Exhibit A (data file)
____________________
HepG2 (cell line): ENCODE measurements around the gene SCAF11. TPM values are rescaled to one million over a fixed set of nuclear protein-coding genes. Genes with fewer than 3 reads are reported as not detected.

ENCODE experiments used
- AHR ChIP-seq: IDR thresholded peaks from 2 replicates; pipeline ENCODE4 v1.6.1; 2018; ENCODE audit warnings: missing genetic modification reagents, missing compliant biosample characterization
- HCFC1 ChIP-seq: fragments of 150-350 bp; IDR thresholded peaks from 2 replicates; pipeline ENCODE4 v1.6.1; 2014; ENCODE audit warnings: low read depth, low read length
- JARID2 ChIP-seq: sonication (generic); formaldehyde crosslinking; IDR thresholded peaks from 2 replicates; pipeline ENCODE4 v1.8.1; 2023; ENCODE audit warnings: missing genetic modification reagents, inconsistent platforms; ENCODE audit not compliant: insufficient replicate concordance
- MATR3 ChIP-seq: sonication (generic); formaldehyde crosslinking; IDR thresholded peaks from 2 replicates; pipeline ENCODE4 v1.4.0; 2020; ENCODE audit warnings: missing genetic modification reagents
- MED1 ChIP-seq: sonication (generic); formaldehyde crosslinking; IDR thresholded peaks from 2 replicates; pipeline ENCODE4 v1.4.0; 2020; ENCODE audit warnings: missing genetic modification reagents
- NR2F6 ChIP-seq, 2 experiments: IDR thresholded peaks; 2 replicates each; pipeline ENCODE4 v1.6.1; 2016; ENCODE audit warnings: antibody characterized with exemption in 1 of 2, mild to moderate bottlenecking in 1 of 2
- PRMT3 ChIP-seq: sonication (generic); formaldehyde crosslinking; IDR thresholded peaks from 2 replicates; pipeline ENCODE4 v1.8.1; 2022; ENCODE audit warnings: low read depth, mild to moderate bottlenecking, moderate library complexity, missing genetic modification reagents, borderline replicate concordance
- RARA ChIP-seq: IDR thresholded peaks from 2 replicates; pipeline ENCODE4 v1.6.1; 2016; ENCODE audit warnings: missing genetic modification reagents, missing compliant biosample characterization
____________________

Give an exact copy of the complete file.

HepG2 (cell line): ENCODE measurements around the gene SCAF11. TPM values are rescaled to one million over a fixed set of nuclear protein-coding genes. Genes with fewer than 3 reads are reported as not detected.

ENCODE experiments used
- AHR ChIP-seq: IDR thresholded peaks from 2 replicates; pipeline ENCODE4 v1.6.1; 2018; ENCODE audit warnings: missing genetic modification reagents, missing compliant biosample characterization
- HCFC1 ChIP-seq: fragments of 150-350 bp; IDR thresholded peaks from 2 replicates; pipeline ENCODE4 v1.6.1; 2014; ENCODE audit warnings: low read depth, low read length
- JARID2 ChIP-seq: sonication (generic); formaldehyde crosslinking; IDR thresholded peaks from 2 replicates; pipeline ENCODE4 v1.8.1; 2023; ENCODE audit warnings: missing genetic modification reagents, inconsistent platforms; ENCODE audit not compliant: insufficient replicate concordance
- MATR3 ChIP-seq: sonication (generic); formaldehyde crosslinking; IDR thresholded peaks from 2 replicates; pipeline ENCODE4 v1.4.0; 2020; ENCODE audit warnings: missing genetic modification reagents
- MED1 ChIP-seq: sonication (generic); formaldehyde crosslinking; IDR thresholded peaks from 2 replicates; pipeline ENCODE4 v1.4.0; 2020; ENCODE audit warnings: missing genetic modification reagents
- NR2F6 ChIP-seq, 2 experiments: IDR thresholded peaks; 2 replicates each; pipeline ENCODE4 v1.6.1; 2016; ENCODE audit warnings: antibody characterized with exemption in 1 of 2, mild to moderate bottlenecking in 1 of 2
- PRMT3 ChIP-seq: sonication (generic); formaldehyde crosslinking; IDR thresholded peaks from 2 replicates; pipeline ENCODE4 v1.8.1; 2022; ENCODE audit warnings: low read depth, mild to moderate bottlenecking, moderate library complexity, missing genetic modification reagents, borderline replicate concordance
- RARA ChIP-seq: IDR thresholded peaks from 2 replicates; pipeline ENCODE4 v1.6.1; 2016; ENCODE audit warnings: missing genetic modification reagents, missing compliant biosample characterization